Oxford University vice chancellor Andrew Hamilton has been selected as New York University's next president, NYU administrators announced Wednesday.

Hamilton, whom many considered to be the front-runner for the UT presidency, will succeed NYU president John Sexton in January 2016. Hamilton was interviewed by the UT System Board of Regents and met with a small search committee earlier this month.

“I am delighted to be selected as NYU’s 16th president,” Hamilton said in a statement. “I am looking forward with great eagerness to working with NYU’s faculty, students, administrators, and staff, and to joining a university that is so manifestly energetic, innovative, and successful.”

Greg Fenves, executive vice president and provost of the University, and David Daniel, president of UT-Dallas, are the remaining finalists in the search for the UT president, according sources directly involved with the search committee.

Before joining Oxford in 2009, Hamilton worked as an assistant professor of chemistry at Princeton University, and then as a department chair and professor of chemistry at the University of Pittsburgh. He also served as provost of Yale University from 2004 until 2008.

To read more about the presidential search process, click here.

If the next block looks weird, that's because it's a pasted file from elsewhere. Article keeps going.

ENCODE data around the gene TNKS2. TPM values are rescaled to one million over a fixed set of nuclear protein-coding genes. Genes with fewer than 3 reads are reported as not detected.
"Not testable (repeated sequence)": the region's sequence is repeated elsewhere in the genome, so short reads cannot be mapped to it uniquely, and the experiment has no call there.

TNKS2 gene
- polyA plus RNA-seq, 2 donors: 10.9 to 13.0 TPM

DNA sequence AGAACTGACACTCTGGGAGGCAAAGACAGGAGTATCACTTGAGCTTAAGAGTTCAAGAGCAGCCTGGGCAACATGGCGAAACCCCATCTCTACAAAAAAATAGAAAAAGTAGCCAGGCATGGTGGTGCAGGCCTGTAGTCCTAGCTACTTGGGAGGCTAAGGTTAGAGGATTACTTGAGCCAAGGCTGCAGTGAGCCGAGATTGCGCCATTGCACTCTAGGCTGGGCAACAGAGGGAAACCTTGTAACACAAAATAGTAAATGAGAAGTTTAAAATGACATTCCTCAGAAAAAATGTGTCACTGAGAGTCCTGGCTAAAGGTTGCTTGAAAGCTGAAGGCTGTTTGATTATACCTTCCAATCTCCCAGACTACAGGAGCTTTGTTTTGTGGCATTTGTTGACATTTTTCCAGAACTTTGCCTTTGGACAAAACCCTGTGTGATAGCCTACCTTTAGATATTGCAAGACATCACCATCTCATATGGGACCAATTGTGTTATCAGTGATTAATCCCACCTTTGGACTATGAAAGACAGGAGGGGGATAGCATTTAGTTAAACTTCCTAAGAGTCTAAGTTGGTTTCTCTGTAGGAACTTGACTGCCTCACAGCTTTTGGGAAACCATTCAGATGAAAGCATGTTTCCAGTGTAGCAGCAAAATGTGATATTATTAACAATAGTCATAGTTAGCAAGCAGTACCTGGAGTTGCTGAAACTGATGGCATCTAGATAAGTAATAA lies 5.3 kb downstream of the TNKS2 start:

Photo Credit: Joshua Guerra | Daily Texan Staff

Psychology professor William Swann Jr. and Oxford University professor Harvey Whitehouse conducted research on the strength of bonds developed by rebels on the front lines during the Libyan revolution in 2011.

The surveys looked at armed revolutionists on the front line and compared them to non-fighters, such as vehicle and ambulance drivers. In the survey, front-line fighters were more likely to report that their bond was stronger with their battalion than with that of their own families. Oxford associate professor Brian McQuinn and Michael Buhrmester, psychology doctoral student at Oxford, assisted Swann and Whitehouse in the study.

Swann observed the fusion of groups by studying how and why rebels joined and stayed with groups, using their extreme pro-group behavior to predict whether they had an impact on radicalization.

As they looked at whether the rebels would side with their battalion or their family, Swann predicted that rebels would choose their families. But he said that was not the case, as the rebels tended to side with their battalion. Swann said there are two reasons for this.

“One is those fused with fighting for Libya were more likely to fight on the front line,” Swann said. “The other explanation is that there is something about fighting on the front line that causes you to be more fused with your battalion members.” 

According to Swann, McQuinn was the first to go over and take surveys on the ground. A month or two later, Whitehouse followed behind to add to the surveys.

Although McQuinn used this study toward his doctoral research, his work experience had familiarized him with situations such as the revolution in Libya. He served for 12 years as a dialogue and conflict prevention adviser in 14 nations. He also served on international organizations, such as the United Nations and the Carter Center.